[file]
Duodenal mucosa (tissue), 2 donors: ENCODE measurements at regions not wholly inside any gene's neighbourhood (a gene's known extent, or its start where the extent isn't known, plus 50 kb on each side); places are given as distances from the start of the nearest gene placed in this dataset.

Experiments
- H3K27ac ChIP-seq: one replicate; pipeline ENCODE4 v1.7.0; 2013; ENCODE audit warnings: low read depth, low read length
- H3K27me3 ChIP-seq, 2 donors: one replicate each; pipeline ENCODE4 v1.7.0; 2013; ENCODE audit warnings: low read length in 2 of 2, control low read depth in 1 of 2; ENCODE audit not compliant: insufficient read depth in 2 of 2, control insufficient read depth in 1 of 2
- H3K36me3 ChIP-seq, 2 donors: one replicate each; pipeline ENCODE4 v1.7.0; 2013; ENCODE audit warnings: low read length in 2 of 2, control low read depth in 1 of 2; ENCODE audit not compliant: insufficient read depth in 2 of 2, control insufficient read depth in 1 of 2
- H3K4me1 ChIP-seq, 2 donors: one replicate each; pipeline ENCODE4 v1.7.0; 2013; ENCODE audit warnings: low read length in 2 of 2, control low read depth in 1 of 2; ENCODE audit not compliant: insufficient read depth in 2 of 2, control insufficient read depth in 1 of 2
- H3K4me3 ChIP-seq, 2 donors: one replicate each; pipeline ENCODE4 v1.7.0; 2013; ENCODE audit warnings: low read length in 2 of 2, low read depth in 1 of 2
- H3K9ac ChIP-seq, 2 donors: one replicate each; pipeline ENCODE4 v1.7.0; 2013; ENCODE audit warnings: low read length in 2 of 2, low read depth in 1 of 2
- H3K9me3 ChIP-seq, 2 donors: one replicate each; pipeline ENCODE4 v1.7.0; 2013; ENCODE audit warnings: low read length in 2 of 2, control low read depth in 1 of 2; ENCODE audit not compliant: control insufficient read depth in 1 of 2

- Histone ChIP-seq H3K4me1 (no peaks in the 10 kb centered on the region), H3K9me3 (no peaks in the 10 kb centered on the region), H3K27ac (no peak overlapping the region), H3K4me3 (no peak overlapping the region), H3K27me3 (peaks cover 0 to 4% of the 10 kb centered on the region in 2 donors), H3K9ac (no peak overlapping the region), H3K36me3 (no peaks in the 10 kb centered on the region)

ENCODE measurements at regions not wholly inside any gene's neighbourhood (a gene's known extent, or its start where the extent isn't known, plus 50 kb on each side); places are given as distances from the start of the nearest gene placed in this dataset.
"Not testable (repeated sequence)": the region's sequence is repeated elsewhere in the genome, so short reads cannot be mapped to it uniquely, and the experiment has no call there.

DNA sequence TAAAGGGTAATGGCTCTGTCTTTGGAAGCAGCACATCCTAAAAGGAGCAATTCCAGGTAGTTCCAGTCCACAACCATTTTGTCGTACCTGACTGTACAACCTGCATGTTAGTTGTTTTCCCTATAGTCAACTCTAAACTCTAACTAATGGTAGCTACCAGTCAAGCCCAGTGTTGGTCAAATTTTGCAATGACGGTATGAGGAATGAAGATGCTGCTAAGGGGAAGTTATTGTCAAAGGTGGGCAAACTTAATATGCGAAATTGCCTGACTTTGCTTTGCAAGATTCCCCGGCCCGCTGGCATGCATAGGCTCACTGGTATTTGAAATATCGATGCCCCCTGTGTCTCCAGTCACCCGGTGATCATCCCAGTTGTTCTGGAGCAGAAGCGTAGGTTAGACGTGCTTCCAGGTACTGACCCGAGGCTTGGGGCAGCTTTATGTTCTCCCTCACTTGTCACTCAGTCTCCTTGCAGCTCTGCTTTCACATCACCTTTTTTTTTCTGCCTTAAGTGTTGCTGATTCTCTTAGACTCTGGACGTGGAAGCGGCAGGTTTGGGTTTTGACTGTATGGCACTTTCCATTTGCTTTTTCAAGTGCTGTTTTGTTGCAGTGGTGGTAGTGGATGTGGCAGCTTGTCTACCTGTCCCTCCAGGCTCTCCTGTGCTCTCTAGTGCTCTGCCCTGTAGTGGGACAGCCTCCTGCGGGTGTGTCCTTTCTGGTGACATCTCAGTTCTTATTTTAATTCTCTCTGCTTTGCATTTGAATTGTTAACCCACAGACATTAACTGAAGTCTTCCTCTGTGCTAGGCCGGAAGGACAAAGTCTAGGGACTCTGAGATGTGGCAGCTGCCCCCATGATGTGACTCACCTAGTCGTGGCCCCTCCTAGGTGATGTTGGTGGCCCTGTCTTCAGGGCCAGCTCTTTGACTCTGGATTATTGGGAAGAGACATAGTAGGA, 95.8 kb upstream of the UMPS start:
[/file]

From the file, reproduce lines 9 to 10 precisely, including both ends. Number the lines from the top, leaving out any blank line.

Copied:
- H3K9me3 ChIP-seq, 2 donors: one replicate each; pipeline ENCODE4 v1.7.0; 2013; ENCODE audit warnings: low read length in 2 of 2, control low read depth in 1 of 2; ENCODE audit not compliant: control insufficient read depth in 1 of 2

- Histone ChIP-seq H3K4me1 (no peaks in the 10 kb centered on the region), H3K9me3 (no peaks in the 10 kb centered on the region), H3K27ac (no peak overlapping the region), H3K4me3 (no peak overlapping the region), H3K27me3 (peaks cover 0 to 4% of the 10 kb centered on the region in 2 donors), H3K9ac (no peak overlapping the region), H3K36me3 (no peaks in the 10 kb centered on the region)